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Superheroes on the Subcontinent

By Alyssa Rosenberg  

"Superheroes on the Subcontinent"

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A moment of reckoning about the American relationship with Pakistan sure seems like a good time for an adaptation of Midnight’s Children, doesn’t it? Turns out we’re getting one, filmed in Sri Lanka in secret after a late 1990s attempt to make the movie there failed, and almost derailed after a diplomatic complaint by Iran, which is apparently still pretty attached to the fatwa against Midnight’s Children author Salman Rushdie. This already sounds promising, and it helps that the movie’s starring Satya Bhabha, who played Matthew Patel in Scott Pilgrim vs. The World (a real gift to male actors of a certain age who wanted to flex their comedic chops) and directed by Academy Award-nominated Deepa Mehta.

Midnight’s Children, which takes place in both India and Pakistan, definitely has a current-events hook for American audiences who want to understand the region better, though its perspective on the two countries’ troubled relationship, the State of Emergency, and pushes for state lines based on language, among many other issues, aren’t defined by American strategic interests. That may mean fewer people in the States end up seeing it, which would be too bad.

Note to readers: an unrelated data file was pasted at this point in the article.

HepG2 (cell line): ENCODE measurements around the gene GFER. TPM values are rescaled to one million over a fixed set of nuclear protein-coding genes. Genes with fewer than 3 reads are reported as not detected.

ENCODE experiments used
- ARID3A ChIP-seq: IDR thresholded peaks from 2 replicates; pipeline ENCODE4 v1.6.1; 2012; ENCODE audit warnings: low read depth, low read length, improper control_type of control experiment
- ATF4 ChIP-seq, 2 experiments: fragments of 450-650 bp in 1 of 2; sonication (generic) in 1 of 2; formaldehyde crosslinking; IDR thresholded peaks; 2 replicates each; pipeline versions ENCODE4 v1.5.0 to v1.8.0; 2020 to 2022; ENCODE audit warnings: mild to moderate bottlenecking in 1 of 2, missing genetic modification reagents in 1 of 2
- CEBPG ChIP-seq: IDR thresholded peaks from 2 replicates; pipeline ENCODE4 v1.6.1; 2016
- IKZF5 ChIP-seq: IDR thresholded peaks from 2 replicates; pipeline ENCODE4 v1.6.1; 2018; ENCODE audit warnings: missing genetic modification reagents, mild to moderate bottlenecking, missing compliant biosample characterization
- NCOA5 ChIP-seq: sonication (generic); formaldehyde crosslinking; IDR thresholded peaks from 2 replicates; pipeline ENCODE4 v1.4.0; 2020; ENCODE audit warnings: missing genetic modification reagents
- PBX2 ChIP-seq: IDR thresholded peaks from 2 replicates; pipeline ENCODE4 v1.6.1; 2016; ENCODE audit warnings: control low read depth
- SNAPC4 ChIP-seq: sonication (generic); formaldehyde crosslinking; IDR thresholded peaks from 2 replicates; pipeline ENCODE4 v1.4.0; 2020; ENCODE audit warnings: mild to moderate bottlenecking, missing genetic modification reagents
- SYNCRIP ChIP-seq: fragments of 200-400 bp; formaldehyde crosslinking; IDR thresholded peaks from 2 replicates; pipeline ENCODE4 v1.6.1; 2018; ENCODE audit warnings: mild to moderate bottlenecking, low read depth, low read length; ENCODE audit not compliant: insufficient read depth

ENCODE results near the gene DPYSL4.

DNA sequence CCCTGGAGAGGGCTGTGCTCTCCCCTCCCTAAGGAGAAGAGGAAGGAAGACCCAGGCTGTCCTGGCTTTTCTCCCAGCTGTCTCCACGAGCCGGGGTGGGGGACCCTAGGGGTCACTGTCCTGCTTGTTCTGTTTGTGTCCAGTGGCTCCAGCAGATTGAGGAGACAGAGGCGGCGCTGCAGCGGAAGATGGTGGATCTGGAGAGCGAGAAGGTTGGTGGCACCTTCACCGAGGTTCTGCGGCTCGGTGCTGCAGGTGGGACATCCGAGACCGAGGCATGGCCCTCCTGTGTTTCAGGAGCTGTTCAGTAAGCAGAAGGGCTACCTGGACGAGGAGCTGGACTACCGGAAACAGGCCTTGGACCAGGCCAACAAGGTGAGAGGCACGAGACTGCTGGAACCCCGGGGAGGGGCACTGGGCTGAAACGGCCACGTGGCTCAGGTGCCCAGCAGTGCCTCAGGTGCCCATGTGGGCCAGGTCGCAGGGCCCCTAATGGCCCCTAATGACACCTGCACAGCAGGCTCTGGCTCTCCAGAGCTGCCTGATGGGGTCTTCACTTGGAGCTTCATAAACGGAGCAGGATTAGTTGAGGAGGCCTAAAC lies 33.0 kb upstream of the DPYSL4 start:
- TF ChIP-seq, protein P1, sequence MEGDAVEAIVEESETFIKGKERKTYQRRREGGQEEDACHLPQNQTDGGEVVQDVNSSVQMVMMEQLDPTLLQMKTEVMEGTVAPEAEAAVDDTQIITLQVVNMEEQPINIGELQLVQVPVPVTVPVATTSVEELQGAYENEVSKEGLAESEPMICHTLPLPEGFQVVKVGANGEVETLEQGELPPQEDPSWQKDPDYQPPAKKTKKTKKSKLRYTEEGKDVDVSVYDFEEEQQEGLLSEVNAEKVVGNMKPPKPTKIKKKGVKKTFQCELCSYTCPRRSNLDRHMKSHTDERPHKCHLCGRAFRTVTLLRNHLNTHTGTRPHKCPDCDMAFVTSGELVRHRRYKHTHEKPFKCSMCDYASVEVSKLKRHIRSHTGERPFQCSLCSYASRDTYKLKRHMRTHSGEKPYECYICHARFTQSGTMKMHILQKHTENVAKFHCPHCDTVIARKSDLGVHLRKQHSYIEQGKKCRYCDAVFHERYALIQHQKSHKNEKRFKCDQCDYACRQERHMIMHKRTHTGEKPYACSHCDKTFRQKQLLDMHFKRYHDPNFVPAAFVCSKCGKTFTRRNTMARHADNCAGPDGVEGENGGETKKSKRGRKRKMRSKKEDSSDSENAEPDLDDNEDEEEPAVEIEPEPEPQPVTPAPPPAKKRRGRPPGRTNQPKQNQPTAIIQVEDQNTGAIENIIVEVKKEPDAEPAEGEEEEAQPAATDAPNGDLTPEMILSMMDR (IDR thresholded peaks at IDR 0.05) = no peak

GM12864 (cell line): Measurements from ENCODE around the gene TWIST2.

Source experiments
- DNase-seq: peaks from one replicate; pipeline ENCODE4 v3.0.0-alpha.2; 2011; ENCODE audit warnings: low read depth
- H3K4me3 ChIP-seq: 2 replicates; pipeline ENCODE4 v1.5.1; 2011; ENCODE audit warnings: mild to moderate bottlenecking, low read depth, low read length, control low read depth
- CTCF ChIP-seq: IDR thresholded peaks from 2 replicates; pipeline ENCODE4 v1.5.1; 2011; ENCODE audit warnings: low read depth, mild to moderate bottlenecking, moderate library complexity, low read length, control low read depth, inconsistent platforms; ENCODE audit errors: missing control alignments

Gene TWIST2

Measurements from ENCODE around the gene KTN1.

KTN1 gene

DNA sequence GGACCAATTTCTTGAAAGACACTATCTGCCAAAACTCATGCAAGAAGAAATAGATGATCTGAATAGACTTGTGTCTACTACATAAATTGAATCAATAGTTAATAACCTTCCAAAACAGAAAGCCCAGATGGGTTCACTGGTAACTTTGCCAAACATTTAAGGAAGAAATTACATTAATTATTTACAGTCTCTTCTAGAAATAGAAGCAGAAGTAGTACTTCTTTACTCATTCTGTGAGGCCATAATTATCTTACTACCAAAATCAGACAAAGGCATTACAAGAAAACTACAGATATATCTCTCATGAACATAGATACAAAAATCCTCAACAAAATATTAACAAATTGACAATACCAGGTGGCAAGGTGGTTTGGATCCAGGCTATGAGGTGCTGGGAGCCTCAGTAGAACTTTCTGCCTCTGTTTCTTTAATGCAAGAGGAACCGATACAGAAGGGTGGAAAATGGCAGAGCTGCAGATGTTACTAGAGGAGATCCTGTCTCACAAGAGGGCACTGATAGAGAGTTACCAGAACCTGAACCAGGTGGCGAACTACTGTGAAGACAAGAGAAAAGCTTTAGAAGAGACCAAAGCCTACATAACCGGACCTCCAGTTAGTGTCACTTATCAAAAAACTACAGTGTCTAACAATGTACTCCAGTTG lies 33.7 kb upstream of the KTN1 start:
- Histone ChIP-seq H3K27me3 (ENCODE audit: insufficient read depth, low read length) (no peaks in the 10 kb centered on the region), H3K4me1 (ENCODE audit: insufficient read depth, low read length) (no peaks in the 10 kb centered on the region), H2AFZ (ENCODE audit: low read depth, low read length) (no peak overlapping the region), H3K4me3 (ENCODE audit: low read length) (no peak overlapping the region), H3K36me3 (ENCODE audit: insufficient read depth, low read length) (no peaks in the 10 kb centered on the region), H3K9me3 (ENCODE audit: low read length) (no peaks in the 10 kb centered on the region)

Midnight’s Children may not have the galaxy-spanning reach of something like Thor, or the immediate post-September 11 emotional gratification of the Spider-Man movies, but in its own way, it’s much more consequential. “If he and India were to be paired, I would need to tell the story of both twins,” Rushdie writes in his introduction to the book. “Then Saleem, ever a striver for meaning, suggested to me that the whole of modern Indian history happened as it did because of him; that history, the life of his nation-twin, was somehow all his fault.” There’s something a little sterile about watching Spider-Man brawl his way through New York, about watching a trainful of New Yorkers carry his battered body aloft as if he’s Christ, replicating the collective decency of the city in the wake of its worst catastrophe. We’re safe reliving both the damage sustained in the movie, feeling warmed by the depictions of compassion, because the wreckage isn’t real, and the neither is the need to care for a wounded hero. In Midnight’s Children, the outcomes are real and our fictional superheroes help us work our way up to confronting those realities. It’s as if The Dark Knight was an alternate history of the Bush administration’s surveillance programs, instead of just a metaphor for them.

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